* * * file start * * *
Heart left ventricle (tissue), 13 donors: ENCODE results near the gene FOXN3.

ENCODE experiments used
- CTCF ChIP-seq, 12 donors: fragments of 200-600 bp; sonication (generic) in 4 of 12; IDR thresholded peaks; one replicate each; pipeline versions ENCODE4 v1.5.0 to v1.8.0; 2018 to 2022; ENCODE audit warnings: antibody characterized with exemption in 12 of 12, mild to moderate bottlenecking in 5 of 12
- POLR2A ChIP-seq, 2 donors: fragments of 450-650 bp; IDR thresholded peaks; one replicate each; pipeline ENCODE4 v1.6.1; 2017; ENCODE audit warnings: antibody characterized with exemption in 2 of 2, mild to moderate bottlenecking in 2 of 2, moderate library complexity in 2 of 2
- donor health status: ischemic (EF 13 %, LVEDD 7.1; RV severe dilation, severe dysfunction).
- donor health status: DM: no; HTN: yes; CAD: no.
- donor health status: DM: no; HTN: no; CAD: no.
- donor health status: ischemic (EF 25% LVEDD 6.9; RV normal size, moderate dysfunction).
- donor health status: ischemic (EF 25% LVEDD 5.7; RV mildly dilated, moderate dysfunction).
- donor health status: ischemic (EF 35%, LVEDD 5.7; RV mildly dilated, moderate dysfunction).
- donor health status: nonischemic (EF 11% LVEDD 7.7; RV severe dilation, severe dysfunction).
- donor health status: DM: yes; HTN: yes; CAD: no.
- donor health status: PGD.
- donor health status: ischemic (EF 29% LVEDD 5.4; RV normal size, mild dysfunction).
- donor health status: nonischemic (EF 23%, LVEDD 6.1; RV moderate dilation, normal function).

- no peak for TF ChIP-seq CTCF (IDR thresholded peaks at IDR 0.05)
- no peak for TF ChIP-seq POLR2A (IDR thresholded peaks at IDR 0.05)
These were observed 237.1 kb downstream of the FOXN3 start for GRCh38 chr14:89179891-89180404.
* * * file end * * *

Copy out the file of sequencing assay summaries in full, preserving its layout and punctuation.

Heart left ventricle (tissue), 13 donors: ENCODE results near the gene FOXN3.

ENCODE experiments used
- CTCF ChIP-seq, 12 donors: fragments of 200-600 bp; sonication (generic) in 4 of 12; IDR thresholded peaks; one replicate each; pipeline versions ENCODE4 v1.5.0 to v1.8.0; 2018 to 2022; ENCODE audit warnings: antibody characterized with exemption in 12 of 12, mild to moderate bottlenecking in 5 of 12
- POLR2A ChIP-seq, 2 donors: fragments of 450-650 bp; IDR thresholded peaks; one replicate each; pipeline ENCODE4 v1.6.1; 2017; ENCODE audit warnings: antibody characterized with exemption in 2 of 2, mild to moderate bottlenecking in 2 of 2, moderate library complexity in 2 of 2
- donor health status: ischemic (EF 13 %, LVEDD 7.1; RV severe dilation, severe dysfunction).
- donor health status: DM: no; HTN: yes; CAD: no.
- donor health status: DM: no; HTN: no; CAD: no.
- donor health status: ischemic (EF 25% LVEDD 6.9; RV normal size, moderate dysfunction).
- donor health status: ischemic (EF 25% LVEDD 5.7; RV mildly dilated, moderate dysfunction).
- donor health status: ischemic (EF 35%, LVEDD 5.7; RV mildly dilated, moderate dysfunction).
- donor health status: nonischemic (EF 11% LVEDD 7.7; RV severe dilation, severe dysfunction).
- donor health status: DM: yes; HTN: yes; CAD: no.
- donor health status: PGD.
- donor health status: ischemic (EF 29% LVEDD 5.4; RV normal size, mild dysfunction).
- donor health status: nonischemic (EF 23%, LVEDD 6.1; RV moderate dilation, normal function).

- no peak for TF ChIP-seq CTCF (IDR thresholded peaks at IDR 0.05)
- no peak for TF ChIP-seq POLR2A (IDR thresholded peaks at IDR 0.05)
These were observed 237.1 kb downstream of the FOXN3 start for GRCh38 chr14:89179891-89180404.